GENERAL DISCUSSIONS

Thou shall not suffer a witch to live

POSTED BY: SIMONWHO
UPDATED: Monday, December 5, 2022 09:41
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Monday, April 27, 2009 2:44 AM

SIMONWHO


Just had this documentary brought to my attention after it was nominated for a BAFTA. It's strange to think that what looks like a throwback of two centuries in "Safe" when River is to be burnt at the stake for being a witch is still going on today:




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Monday, April 27, 2009 3:17 AM

CYBERSNARK


POISONER!

Thou shalt not suffer a POISONER to live!!

Stupid King James with his stupid thaumatophobia and his stupid mis-translated Bible.

-----
We applied the cortical electrodes but were unable to get a neural reaction from either patient.

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Monday, April 27, 2009 4:31 AM

BYTEMITE


The thing that makes me confused about the changes in that version... Surely witches weren't that big a problem in those day, and I've never heard of curses actually effecting their targets (though social karma can be a bitch!).

Going by some of the themes in Shakespeare plays from the time, I'd say that the motivation was entirely superstition. Probably kind of an obvious observation, but yeah.

I don't think witches even brew potions, do they? I mean, if potions were considered poisons then that might establish a basis for the reinterpretation, but I'm pretty sure the potion brewing thing is a popular misconception, carried over from those times (see Macbeth).

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Monday, April 27, 2009 5:11 AM

FREELANCERTEX


See, this is why I hate religion. It makes people do fuckevil things. i know, its the people taking it to the extreme, and as the british dude (can't recall his name) said, any christian looking at this would be outraged, but still, how do you get so wrong that you can read a religious text and think something like this could EVER possibly be right?


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Monday, April 27, 2009 7:10 AM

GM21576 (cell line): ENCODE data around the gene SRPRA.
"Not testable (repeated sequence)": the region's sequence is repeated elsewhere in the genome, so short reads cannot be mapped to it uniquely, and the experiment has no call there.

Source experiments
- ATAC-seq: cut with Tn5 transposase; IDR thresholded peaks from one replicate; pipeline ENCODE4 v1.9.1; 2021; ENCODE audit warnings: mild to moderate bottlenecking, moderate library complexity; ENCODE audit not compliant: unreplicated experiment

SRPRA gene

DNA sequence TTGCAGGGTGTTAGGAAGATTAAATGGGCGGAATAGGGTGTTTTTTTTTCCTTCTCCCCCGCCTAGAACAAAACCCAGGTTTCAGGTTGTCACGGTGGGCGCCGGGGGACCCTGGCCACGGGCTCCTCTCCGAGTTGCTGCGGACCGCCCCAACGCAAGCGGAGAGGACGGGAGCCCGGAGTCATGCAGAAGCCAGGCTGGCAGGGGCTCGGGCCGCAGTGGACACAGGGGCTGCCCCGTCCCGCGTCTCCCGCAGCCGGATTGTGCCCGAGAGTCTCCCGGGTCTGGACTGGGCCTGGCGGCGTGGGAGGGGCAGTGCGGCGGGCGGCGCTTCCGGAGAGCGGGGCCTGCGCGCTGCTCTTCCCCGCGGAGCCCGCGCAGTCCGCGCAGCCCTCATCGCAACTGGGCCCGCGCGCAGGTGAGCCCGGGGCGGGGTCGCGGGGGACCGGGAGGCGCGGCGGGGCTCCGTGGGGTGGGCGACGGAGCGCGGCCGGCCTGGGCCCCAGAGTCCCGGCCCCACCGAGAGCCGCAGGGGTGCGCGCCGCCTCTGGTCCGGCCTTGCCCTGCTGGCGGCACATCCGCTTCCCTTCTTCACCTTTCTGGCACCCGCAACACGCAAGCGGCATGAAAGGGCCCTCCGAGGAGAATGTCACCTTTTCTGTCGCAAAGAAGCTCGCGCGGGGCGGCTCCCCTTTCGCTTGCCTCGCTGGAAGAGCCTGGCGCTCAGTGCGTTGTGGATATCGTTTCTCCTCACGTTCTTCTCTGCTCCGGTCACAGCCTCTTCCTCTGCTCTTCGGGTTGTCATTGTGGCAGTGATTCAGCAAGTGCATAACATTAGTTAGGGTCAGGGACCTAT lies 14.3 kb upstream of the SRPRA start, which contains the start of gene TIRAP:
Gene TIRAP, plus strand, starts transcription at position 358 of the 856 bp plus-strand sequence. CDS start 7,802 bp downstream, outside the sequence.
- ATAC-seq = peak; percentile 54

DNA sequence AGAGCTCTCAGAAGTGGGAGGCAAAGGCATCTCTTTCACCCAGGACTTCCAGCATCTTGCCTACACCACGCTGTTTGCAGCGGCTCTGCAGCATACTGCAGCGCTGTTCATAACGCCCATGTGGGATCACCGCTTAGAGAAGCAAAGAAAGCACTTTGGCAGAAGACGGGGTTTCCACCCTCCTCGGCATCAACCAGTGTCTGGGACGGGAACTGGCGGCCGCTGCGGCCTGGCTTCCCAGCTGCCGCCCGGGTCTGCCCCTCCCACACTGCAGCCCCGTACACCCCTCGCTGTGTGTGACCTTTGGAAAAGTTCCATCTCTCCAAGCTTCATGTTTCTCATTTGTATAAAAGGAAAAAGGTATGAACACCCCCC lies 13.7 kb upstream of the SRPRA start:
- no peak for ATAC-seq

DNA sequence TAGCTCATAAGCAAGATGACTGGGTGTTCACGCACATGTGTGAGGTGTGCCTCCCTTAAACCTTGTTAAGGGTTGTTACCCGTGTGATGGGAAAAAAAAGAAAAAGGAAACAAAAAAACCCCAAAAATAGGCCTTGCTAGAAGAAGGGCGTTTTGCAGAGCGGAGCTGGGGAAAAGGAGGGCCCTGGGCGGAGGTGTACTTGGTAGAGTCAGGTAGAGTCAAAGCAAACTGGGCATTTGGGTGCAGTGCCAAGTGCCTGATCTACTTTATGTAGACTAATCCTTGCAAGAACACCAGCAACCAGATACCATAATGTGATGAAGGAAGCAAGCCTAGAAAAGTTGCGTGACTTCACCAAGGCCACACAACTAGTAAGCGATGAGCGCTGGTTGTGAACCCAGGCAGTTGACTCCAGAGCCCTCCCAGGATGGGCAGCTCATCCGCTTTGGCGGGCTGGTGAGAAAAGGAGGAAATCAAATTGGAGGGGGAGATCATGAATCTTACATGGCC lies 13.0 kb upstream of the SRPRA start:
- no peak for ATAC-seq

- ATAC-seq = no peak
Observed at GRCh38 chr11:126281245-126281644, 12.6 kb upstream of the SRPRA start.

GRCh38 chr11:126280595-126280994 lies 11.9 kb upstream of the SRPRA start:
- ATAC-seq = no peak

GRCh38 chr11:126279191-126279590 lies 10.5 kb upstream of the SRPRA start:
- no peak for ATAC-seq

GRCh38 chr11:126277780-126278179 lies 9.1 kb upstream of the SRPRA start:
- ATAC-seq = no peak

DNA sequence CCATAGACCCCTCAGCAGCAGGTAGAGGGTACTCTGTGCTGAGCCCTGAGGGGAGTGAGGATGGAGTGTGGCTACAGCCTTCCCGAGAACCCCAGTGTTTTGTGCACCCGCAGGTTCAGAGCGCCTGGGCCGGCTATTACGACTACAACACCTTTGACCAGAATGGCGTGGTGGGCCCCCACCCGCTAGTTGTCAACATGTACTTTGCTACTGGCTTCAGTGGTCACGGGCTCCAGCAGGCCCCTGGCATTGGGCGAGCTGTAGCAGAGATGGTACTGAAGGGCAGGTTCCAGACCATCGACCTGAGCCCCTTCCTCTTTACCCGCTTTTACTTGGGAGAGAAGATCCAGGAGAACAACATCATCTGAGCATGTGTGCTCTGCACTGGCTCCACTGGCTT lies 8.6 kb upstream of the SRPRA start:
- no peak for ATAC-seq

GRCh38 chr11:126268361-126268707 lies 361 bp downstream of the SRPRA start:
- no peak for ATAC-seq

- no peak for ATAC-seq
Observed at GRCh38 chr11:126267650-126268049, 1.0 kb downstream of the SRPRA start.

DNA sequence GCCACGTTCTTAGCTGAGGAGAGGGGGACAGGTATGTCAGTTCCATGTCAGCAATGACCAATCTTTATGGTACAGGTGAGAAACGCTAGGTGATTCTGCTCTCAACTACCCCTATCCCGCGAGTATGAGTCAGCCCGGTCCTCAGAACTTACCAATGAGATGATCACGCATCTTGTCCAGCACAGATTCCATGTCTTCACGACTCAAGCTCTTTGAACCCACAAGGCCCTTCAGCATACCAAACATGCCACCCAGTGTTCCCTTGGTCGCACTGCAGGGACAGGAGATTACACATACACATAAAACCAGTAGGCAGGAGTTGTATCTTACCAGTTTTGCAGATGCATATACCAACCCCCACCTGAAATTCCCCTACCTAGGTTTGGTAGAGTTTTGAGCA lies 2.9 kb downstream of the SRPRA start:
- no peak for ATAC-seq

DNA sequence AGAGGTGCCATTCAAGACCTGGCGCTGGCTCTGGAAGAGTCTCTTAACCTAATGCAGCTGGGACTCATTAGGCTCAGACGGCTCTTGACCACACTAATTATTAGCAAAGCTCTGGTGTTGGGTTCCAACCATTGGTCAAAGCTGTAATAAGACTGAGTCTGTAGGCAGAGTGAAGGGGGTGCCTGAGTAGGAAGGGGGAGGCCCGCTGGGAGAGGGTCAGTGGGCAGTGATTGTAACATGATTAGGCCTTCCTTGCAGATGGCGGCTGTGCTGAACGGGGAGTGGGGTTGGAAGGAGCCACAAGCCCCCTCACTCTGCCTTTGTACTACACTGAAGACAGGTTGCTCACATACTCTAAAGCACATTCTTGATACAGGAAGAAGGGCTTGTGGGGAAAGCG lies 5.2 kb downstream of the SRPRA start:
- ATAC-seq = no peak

CYBERSNARK


Quote:

Originally posted by Bytemite:
The thing that makes me confused about the changes in that version... Surely witches weren't that big a problem in those day, and I've never heard of curses actually effecting their targets (though social karma can be a bitch!).

Going by some of the themes in Shakespeare plays from the time, I'd say that the motivation was entirely superstition.


Like I said, James was a thaumatophobe. He was terrified of magic, and witches were just the most obvious target (committing the twin "crimes" of being Outsiders and women, meaning they could be persecuted openly in those days). The Bible translation he commissioned simply pandered to his personal hatred (as did Shakey, who was writing specifically to suck up to James and his court [who were descendents of Duncan & Macduff]).

Shakespeare was far too cool to have a problem with witches (or, if he did, to let it get in the way of a good story). Check out "The Tempest," "A Midsummer Night's Dream," and even "The Winter's Tale" (it's subtle, but Paulina's almost certainly either a white witch or a full-blown necromancer) --The Wyrd Sisters were far from the only magic-uses in the canon.

Hell, if he was still alive, Shakespeare would be a Buffyfan (and a Browncoat, of course).

-----
We applied the cortical electrodes but were unable to get a neural reaction from either patient.

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Tuesday, July 21, 2009 10:38 AM

ZAROVE


I hate to break it to you all but, just like the Similarities between Jesus and Horus, or the claim that the Creation account in Genesis is referring to a Plurality of gods, this is actually a hoax.


King James didn't intentionally mistranslate the Bible in order to persecute Witches, and the word used can't possibly be Poisoner.

For one thing, if this was all because James feared Magic, and he is the original reason why the word "Witch" is found in our Bibles, why is the same word used in the Coverdale Bible in the same place in 1535? This is 31 years before James Stuart was born.

Coverdale Exodus 22:18 Thou shalt not suffre a witch to lyue.


Its also in the Geneva Bible, of 1587, and the bishops Bible of 1568.

Geneva-Exo 22:18 Thou shalt not suffer a witch to liue.

Bishops- Exo 22:18 (22:17) Thou shalt not suffer a witche to lyue.